Join us for another installment of FSHN Research Journeys, which follows the research of graduate students in the Food Science and Human Nutrition program at The University of Florida. Today’s guest poster is Nikita Bhusal, a first-year Ph.D. student in food science. Nikita is working in the lab of Dr. Naim Montezeri developing techniques to prevent foodborne viruses like norovirus in the fresh produce supply chain. In this article, learn more about her crucial work and her inspiration for pursuing food safety research.
Nikita: Since 2020, the virus that caused the COVID-19 pandemic has shown us how viruses can interrupt our way of living. A virus particle, called a virion, can cause disease and multiply to infect more people. Viruses do not live on their own but enter living host cells and hijack the cellular machinery to replicate. The human body harbors more than 300 trillion viruses.1 However, not all of them cause disease; in fact, many of these viruses protect our body from infection and help boost our immunity.
The Burden of Norovirus on Food Safety
Norovirus is a leading cause of gastrointestinal infections that cause diarrhea and vomiting. The Centers for Disease Control and Prevention (CDC) ranks norovirus as a top cause of foodborne illnesses globally, causing approximately 600 million cases annually. According to the CDC, 2,500 reported norovirus outbreaks occur in the United States annually, which accounts for 58% of foodborne illnesses. Moreover, it is estimated that norovirus infections in the United States cost approximately $7.6 million in direct medical costs and about $165.3 million in productivity loss each year.2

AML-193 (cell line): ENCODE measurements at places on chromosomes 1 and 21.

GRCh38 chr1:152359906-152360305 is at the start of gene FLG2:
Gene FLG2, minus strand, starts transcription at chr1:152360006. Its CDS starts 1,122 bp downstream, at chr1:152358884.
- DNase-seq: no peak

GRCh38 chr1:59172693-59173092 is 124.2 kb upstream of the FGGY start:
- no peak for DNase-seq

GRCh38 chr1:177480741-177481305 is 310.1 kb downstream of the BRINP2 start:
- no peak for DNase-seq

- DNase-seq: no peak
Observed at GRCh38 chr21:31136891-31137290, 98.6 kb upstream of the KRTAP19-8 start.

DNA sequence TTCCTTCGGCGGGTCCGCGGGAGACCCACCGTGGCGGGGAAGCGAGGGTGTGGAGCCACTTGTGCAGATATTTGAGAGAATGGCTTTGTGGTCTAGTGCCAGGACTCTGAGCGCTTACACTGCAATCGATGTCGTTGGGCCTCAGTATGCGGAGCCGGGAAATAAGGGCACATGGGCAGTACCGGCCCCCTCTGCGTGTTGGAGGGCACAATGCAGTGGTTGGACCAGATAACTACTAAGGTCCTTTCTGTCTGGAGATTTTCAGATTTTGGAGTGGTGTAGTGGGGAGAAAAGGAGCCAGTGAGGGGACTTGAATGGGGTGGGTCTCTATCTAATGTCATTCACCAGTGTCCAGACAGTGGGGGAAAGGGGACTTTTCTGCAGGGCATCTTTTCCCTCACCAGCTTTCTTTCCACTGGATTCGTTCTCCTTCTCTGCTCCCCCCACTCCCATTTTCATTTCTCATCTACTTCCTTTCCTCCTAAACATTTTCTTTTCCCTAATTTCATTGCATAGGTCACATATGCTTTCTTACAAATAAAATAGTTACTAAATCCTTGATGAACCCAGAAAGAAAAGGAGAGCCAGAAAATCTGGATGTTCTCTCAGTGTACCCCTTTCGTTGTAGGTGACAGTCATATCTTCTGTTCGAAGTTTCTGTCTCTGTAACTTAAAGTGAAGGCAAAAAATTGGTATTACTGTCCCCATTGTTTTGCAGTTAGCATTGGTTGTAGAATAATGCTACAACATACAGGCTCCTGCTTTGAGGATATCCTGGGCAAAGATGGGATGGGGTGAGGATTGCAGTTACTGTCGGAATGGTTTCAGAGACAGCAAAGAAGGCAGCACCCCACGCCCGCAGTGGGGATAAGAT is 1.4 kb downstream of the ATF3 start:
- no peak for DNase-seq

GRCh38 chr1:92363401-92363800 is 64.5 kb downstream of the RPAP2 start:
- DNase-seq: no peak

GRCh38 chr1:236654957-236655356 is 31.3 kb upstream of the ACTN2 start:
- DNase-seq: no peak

Norovirus is highly contagious and transmitted via fecal-oral routes, direct person-to-person contact, or contaminated food and water routes. The CDC suggests that the most common settings for norovirus outbreaks are where there is close contact between people, such as in healthcare facilities, food service kitchens, cruise ships, schools, and long-term care facilities. The virus is often found in undercooked or ready-to-eat foods like leafy greens (lettuce, salads, spinach), fresh-cut fruits, frozen berries, and seafood (shellfish, oysters).
Contamination in fresh fruits and vegetables usually occurs during preharvest operations (contaminated irrigation water, contaminated manure, natural disasters, water runoffs) and post-harvest practices (cross-contamination through food handlers, contaminated tools, fecal contamination, unsafe transportation, and storage practices). Despite several studies investigating vaccine development, an effective norovirus vaccine still does not exist. The reason is primarily due to the high genetic variability among norovirus strains. Therefore, my research focuses on preventing norovirus contamination in fresh produce during pre-harvest and post-harvest stages before it reaches the consumer’s table.
My Journey to the University of Florida
Food safety is a significant issue in my country, Nepal. Being a developing country, food surveillance, food safety outreach programs, and, most importantly, research on food safety is extremely limited. To address this issue, I decided to pursue higher studies and get involved in food safety research. In my master’s degree program at Lincoln University of Missouri, I studied the development of a biological method to control and prevent the contamination of pathogenic E. coli in fresh vegetables.
During this research, I grew more intrigued with the field of food safety because providing safe food practices not only protects people from illnesses but can also reduce food insecurity by saving foods from being recalled and wasted. My research is even more interesting as it involves studying the unique characteristics of these tiny “super-bugs”, or viruses.
For my doctoral studies, the University of Florida was an ideal choice as the university provides abundant opportunities for graduate students seeking a world-class education. The Food Science and Human Nutrition Department has exceptional research and outreach programs. In addition, UF offers enormous resources for graduate students to expand their horizons beyond the knowledge they gain by working on their research projects.